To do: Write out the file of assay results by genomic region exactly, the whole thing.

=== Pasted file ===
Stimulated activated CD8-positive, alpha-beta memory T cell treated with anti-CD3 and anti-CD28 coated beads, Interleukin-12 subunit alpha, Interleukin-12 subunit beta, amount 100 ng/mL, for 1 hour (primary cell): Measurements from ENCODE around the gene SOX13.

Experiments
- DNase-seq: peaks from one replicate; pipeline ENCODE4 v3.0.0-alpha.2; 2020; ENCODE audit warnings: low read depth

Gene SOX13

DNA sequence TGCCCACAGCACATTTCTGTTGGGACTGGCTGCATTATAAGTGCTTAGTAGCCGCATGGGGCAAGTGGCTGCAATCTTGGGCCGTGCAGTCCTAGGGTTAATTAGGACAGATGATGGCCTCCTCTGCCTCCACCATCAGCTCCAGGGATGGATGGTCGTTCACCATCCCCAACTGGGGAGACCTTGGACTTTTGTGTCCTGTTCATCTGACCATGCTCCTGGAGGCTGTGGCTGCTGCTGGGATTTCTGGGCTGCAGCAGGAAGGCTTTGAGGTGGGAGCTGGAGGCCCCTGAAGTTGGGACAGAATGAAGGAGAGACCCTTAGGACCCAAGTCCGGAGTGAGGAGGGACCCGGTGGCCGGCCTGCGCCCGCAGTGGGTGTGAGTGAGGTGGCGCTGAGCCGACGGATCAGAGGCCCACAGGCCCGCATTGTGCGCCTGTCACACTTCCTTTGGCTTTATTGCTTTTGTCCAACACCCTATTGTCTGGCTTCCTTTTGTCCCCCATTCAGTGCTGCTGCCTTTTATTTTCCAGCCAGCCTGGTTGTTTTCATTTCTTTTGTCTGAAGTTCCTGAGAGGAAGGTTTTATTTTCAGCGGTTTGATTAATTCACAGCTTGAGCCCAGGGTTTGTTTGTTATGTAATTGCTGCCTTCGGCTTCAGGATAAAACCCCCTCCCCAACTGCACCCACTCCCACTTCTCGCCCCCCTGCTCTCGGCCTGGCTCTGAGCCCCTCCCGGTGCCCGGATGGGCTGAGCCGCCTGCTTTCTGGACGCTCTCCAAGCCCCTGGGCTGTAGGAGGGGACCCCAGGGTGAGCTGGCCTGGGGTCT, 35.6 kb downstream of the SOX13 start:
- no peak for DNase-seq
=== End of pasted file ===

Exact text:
Stimulated activated CD8-positive, alpha-beta memory T cell treated with anti-CD3 and anti-CD28 coated beads, Interleukin-12 subunit alpha, Interleukin-12 subunit beta, amount 100 ng/mL, for 1 hour (primary cell): Measurements from ENCODE around the gene SOX13.

Experiments
- DNase-seq: peaks from one replicate; pipeline ENCODE4 v3.0.0-alpha.2; 2020; ENCODE audit warnings: low read depth

Gene SOX13

DNA sequence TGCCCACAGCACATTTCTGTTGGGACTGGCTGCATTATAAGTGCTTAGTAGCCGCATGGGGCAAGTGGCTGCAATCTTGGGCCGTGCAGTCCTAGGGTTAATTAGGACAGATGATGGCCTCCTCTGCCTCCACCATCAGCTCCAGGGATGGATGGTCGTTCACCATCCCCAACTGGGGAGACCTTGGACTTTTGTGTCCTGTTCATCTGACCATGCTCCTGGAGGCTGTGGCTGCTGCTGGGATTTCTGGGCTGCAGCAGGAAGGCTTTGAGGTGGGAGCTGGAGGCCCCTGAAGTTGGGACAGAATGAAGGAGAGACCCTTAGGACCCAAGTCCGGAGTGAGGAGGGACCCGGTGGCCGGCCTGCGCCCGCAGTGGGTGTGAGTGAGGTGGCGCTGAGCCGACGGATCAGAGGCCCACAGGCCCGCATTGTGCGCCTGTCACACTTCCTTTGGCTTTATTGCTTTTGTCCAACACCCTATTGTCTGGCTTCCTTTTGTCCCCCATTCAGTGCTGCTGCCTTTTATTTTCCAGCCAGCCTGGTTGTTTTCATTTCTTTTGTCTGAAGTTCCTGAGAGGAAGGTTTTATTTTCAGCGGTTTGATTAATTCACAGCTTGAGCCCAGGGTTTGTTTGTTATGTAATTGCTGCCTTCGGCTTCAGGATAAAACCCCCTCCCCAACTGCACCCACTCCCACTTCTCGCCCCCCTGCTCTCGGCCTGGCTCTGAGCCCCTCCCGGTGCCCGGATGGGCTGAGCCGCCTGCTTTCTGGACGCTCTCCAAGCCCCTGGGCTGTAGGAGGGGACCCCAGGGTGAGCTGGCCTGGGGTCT, 35.6 kb downstream of the SOX13 start:
- no peak for DNase-seq